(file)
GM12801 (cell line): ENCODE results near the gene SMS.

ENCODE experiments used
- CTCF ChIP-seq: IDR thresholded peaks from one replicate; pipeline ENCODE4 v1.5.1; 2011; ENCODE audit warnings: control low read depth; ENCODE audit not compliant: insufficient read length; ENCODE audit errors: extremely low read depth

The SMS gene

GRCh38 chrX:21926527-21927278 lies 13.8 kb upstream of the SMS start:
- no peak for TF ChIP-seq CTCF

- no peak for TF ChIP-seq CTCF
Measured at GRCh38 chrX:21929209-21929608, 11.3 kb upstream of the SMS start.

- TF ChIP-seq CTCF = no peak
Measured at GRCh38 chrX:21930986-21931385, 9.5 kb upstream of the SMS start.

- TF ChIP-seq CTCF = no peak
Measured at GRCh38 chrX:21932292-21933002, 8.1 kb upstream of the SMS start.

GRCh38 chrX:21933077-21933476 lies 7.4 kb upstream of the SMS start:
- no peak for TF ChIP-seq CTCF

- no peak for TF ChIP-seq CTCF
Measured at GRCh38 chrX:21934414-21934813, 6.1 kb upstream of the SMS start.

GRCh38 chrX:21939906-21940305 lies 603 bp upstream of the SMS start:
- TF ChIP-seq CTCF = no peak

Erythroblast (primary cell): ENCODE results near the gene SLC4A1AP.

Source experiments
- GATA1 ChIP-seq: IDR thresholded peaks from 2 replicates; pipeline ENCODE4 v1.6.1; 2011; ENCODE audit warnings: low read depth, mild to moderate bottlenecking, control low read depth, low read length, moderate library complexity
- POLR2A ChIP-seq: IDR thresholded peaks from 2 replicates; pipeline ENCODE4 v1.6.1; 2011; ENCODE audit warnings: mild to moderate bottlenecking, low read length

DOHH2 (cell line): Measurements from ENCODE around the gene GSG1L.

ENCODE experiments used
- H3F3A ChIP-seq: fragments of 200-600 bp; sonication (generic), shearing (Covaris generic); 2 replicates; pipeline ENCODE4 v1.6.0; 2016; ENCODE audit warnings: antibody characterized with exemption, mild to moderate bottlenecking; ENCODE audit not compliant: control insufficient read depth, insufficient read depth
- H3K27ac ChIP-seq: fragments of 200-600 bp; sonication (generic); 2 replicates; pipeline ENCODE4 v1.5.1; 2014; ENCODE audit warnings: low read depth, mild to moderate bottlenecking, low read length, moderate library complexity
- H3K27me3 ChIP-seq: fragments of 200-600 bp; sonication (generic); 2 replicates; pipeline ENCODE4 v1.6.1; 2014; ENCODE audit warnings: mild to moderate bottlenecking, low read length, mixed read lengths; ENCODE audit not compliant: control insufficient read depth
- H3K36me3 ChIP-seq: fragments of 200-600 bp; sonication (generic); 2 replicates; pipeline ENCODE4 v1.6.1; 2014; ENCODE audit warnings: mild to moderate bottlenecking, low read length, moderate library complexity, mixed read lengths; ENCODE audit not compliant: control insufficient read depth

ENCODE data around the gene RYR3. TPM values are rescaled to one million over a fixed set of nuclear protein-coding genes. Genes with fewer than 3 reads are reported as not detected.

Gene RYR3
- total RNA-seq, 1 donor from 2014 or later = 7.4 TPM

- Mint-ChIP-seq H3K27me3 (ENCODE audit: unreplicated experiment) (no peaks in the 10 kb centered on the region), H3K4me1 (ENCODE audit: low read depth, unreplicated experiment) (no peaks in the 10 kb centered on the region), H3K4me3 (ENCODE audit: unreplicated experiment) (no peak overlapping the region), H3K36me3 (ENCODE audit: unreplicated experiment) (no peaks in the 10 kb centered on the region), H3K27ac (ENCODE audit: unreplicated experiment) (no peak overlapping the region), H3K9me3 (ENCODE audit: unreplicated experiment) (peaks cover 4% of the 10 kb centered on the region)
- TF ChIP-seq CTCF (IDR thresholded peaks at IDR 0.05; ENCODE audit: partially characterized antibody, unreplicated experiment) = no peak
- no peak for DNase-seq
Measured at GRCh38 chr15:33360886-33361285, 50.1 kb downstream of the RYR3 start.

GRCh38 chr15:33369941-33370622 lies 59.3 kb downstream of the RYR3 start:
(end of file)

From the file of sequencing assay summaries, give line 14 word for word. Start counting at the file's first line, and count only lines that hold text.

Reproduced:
- no peak for TF ChIP-seq CTCF